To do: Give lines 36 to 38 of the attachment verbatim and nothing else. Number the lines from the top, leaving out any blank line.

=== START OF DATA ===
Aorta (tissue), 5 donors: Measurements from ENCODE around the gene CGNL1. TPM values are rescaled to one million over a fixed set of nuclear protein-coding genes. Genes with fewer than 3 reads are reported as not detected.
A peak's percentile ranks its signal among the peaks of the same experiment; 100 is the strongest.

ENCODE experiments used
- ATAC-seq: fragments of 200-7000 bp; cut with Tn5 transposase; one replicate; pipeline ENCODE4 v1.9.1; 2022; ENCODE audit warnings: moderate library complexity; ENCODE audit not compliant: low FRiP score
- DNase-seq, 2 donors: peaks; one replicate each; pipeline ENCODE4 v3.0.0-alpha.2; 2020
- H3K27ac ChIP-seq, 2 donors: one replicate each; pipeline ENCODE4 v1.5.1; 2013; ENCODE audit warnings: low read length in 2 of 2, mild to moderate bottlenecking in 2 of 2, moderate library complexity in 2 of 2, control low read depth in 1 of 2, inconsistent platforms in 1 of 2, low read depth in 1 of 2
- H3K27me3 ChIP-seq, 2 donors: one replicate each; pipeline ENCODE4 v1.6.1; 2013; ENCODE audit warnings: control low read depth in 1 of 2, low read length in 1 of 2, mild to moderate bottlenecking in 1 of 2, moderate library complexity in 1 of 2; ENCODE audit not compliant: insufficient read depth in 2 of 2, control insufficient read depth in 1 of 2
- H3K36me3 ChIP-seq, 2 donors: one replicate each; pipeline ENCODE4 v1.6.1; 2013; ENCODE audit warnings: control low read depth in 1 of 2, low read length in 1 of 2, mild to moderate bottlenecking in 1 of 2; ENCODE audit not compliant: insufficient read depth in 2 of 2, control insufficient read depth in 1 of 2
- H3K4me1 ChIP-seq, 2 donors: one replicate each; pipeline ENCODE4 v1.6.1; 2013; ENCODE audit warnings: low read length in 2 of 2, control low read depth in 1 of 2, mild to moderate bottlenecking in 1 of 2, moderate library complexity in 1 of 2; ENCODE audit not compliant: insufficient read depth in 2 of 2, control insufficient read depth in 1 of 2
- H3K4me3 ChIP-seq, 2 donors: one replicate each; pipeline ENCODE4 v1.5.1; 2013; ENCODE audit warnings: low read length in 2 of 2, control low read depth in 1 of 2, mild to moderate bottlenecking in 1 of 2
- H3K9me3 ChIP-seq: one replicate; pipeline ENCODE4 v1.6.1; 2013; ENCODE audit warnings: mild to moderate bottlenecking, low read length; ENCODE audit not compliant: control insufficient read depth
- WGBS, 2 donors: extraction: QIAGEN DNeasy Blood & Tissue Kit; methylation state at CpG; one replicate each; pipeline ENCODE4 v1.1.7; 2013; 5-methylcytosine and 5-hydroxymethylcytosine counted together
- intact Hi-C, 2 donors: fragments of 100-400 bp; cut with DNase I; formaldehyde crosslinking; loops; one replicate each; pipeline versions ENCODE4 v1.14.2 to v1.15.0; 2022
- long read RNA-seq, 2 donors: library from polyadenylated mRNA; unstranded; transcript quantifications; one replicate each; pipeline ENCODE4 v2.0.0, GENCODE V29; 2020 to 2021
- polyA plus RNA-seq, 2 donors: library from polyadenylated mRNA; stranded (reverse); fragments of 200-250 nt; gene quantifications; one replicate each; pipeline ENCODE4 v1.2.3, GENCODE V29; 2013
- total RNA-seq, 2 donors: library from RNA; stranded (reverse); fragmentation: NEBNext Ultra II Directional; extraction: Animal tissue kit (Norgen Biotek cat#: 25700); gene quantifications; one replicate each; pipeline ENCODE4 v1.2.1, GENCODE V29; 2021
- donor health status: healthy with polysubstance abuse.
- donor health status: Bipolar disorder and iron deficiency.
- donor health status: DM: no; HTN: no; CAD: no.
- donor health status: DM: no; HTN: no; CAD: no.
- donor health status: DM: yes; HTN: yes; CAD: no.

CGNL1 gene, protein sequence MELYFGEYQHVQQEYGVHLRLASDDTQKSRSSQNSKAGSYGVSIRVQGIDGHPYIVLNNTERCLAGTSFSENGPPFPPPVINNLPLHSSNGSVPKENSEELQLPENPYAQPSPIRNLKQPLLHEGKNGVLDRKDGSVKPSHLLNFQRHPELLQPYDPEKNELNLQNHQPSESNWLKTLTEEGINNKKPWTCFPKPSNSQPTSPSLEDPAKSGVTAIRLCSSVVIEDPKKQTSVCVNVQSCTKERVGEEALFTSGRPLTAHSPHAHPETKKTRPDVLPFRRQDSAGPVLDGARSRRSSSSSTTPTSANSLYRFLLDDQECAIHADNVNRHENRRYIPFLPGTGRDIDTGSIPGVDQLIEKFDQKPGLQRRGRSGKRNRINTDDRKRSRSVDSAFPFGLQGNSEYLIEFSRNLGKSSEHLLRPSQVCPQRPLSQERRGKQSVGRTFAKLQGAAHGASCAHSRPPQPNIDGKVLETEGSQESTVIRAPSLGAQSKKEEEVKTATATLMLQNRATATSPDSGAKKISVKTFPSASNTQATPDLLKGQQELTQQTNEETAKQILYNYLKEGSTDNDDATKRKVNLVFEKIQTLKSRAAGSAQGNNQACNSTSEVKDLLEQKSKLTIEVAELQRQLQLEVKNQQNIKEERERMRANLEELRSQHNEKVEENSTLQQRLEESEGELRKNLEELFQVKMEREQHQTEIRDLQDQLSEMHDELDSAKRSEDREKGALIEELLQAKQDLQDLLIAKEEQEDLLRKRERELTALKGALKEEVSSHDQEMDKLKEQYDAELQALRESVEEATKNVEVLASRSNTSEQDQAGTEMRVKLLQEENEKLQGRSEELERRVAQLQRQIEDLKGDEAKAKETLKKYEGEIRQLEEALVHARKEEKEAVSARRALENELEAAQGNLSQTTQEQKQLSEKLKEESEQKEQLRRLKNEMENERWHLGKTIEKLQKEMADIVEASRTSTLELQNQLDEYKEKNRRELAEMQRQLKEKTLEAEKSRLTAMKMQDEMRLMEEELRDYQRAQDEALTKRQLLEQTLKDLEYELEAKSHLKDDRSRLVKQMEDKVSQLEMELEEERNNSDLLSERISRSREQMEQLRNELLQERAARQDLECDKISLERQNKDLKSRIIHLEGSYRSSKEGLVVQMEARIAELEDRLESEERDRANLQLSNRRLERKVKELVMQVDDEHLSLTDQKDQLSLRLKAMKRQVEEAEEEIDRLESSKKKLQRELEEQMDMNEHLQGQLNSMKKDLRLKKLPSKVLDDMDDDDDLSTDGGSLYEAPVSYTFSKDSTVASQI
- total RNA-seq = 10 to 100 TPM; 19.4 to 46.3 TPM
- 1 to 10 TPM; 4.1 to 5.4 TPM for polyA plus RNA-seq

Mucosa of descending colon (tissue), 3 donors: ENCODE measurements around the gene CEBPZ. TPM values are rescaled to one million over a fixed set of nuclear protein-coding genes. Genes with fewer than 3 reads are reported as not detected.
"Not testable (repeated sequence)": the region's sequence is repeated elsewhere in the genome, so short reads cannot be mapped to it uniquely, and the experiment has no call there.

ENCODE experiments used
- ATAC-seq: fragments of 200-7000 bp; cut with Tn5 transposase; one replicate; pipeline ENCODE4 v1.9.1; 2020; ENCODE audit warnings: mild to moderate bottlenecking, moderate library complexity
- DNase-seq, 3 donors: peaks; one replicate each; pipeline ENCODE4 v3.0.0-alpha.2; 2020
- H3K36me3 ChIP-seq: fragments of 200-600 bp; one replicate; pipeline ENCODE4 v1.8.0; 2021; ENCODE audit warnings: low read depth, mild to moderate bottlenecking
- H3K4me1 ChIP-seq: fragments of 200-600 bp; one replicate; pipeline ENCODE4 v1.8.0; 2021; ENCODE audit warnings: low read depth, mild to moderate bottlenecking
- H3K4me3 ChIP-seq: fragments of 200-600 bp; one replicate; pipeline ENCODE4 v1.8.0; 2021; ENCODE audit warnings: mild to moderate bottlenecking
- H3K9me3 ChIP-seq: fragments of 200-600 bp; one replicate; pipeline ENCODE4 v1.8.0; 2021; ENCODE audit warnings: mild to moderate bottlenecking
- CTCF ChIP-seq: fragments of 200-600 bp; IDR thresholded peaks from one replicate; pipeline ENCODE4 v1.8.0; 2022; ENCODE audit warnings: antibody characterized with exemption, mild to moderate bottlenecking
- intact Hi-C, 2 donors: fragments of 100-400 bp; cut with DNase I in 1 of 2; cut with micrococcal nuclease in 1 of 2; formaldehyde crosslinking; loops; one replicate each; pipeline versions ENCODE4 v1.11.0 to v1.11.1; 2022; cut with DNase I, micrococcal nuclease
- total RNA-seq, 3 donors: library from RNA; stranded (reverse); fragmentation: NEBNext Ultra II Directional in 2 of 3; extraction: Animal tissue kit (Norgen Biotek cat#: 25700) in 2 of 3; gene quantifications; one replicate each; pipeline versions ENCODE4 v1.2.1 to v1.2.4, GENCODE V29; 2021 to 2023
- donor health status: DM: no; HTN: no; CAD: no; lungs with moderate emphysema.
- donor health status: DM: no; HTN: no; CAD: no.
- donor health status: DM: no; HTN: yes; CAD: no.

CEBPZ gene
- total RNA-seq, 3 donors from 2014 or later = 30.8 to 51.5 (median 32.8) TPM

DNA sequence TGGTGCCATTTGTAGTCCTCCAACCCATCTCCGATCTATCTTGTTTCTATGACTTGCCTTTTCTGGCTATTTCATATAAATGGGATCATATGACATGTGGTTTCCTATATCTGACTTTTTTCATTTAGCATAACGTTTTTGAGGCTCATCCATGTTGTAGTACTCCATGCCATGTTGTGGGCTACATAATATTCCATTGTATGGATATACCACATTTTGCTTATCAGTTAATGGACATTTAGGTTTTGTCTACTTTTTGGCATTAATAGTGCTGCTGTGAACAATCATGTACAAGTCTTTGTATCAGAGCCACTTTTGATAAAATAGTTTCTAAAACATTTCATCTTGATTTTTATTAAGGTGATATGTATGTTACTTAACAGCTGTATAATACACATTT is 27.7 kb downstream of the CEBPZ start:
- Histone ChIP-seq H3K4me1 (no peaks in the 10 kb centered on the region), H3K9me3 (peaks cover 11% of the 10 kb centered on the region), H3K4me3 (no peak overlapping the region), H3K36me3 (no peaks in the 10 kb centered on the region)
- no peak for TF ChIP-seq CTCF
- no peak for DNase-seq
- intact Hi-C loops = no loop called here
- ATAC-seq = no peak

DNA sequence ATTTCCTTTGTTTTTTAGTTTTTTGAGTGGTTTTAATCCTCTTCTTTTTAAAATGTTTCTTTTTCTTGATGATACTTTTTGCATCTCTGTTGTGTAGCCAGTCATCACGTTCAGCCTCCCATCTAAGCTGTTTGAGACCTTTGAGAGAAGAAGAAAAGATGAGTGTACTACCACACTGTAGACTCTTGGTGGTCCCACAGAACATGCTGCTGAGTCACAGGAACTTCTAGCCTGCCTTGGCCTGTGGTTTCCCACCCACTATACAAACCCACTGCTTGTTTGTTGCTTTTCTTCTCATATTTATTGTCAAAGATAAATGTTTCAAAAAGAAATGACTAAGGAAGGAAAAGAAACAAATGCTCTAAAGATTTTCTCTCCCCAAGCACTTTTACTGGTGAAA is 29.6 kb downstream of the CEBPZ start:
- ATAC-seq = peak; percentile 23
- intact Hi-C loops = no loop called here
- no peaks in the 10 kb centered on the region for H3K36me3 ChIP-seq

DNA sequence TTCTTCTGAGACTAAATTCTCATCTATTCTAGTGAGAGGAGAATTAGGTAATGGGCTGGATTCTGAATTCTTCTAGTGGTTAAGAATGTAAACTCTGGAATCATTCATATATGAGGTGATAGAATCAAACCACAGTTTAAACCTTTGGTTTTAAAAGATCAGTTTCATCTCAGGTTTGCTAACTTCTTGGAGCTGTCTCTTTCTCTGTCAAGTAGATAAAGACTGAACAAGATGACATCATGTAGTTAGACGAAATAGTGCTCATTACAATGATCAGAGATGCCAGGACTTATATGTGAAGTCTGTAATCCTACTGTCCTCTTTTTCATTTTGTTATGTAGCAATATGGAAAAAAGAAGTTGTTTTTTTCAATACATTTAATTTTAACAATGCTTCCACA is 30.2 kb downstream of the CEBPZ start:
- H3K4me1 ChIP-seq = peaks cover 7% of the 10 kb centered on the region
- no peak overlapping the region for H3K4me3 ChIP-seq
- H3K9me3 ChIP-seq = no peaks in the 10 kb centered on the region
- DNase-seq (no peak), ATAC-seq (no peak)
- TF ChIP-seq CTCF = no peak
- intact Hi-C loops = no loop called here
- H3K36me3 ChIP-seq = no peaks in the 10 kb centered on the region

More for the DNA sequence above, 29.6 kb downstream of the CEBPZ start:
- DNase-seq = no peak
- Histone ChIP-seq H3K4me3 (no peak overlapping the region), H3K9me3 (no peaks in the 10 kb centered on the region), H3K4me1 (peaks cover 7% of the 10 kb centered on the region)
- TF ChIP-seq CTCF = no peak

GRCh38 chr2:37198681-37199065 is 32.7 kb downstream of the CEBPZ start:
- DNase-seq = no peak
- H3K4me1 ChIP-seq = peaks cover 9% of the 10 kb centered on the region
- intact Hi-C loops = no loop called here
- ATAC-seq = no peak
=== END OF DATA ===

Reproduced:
- total RNA-seq, 3 donors: library from RNA; stranded (reverse); fragmentation: NEBNext Ultra II Directional in 2 of 3; extraction: Animal tissue kit (Norgen Biotek cat#: 25700) in 2 of 3; gene quantifications; one replicate each; pipeline versions ENCODE4 v1.2.1 to v1.2.4, GENCODE V29; 2021 to 2023
- donor health status: DM: no; HTN: no; CAD: no; lungs with moderate emphysema.
- donor health status: DM: no; HTN: no; CAD: no.